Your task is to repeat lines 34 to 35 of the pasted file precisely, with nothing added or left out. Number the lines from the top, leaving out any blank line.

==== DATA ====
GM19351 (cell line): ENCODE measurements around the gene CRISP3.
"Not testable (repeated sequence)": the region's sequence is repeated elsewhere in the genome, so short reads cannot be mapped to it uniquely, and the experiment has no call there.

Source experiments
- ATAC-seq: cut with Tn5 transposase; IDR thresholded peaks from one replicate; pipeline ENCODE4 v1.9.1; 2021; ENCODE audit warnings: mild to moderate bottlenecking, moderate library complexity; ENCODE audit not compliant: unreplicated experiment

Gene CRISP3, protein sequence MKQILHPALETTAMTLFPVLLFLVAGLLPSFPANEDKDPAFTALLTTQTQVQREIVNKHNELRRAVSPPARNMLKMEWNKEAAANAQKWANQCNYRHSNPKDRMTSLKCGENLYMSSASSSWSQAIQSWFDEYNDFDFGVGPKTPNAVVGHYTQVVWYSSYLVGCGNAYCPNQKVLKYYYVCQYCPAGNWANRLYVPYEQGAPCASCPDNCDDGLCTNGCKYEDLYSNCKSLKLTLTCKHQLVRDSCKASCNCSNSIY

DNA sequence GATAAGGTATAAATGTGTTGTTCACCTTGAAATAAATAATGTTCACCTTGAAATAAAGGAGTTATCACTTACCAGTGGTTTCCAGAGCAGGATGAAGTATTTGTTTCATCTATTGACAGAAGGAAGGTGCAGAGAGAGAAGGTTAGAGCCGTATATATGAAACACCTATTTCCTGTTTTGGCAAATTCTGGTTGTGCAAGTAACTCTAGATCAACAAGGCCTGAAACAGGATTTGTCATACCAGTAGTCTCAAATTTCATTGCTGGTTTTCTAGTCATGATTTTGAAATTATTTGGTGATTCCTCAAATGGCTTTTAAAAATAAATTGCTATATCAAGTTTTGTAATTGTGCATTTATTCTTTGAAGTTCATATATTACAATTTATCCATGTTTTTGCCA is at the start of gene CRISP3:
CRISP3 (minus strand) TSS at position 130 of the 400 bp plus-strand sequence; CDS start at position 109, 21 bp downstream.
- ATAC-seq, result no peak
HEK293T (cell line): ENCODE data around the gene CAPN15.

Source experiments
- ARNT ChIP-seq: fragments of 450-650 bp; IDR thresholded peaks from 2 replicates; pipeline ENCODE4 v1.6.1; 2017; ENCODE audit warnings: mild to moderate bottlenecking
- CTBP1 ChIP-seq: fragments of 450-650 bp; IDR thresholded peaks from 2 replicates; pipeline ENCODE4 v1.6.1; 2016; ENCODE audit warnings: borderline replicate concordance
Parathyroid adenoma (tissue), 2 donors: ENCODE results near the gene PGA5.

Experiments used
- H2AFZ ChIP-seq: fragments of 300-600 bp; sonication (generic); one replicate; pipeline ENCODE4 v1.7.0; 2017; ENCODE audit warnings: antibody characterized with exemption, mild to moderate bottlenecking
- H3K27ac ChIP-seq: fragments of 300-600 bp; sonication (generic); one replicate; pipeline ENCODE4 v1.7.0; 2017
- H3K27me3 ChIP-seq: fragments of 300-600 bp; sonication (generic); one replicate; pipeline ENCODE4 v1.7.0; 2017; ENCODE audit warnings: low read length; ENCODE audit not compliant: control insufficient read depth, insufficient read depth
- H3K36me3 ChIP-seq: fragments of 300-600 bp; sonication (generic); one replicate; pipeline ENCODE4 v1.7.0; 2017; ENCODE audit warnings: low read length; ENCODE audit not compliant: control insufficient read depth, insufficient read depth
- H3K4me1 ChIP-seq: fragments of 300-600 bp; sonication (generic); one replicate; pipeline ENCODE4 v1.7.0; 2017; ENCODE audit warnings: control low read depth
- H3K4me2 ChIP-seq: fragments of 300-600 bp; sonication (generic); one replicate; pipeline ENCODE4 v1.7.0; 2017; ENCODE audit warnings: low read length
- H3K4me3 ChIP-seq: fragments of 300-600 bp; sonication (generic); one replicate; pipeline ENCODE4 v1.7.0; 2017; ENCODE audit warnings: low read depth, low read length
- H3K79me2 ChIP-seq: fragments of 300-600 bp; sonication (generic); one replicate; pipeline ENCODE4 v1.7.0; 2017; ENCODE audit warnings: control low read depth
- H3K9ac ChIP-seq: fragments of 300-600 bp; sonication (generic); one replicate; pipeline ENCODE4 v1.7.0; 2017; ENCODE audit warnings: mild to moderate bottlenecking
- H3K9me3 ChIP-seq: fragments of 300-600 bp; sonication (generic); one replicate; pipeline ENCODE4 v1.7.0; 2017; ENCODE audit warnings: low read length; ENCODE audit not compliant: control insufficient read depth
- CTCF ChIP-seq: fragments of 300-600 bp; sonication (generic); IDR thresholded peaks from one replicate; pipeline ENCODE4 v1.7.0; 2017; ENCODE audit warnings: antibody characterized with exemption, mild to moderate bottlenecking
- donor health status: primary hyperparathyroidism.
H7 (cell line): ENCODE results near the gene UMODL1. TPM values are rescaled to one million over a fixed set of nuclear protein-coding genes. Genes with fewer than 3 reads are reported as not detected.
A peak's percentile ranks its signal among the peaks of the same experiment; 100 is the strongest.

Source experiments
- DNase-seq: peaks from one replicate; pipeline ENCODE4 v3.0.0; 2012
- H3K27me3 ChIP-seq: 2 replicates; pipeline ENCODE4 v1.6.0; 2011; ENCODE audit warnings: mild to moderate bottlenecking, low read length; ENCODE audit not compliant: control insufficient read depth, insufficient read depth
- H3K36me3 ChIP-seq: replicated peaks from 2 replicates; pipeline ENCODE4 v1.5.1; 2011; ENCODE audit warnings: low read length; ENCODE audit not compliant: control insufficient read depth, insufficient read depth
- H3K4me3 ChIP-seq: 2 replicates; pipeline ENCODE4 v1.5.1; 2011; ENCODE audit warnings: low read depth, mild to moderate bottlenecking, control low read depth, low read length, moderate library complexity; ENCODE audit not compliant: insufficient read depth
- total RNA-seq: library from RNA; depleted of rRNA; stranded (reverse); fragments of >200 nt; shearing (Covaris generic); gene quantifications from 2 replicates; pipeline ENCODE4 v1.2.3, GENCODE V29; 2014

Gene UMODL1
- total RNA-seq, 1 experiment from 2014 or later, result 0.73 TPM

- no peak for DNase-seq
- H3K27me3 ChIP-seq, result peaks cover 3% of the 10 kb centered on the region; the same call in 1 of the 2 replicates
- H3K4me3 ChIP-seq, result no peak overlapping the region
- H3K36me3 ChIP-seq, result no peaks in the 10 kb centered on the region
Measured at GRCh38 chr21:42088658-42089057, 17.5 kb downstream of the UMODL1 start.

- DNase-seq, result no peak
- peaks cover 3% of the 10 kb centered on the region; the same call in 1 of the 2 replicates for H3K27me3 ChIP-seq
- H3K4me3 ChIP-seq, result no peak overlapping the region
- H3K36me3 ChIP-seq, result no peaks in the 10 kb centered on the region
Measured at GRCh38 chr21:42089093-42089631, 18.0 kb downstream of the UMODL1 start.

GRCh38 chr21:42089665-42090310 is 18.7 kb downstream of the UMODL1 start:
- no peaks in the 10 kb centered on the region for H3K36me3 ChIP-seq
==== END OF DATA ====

- total RNA-seq: library from RNA; depleted of rRNA; stranded (reverse); fragments of >200 nt; shearing (Covaris generic); gene quantifications from 2 replicates; pipeline ENCODE4 v1.2.3, GENCODE V29; 2014

Gene UMODL1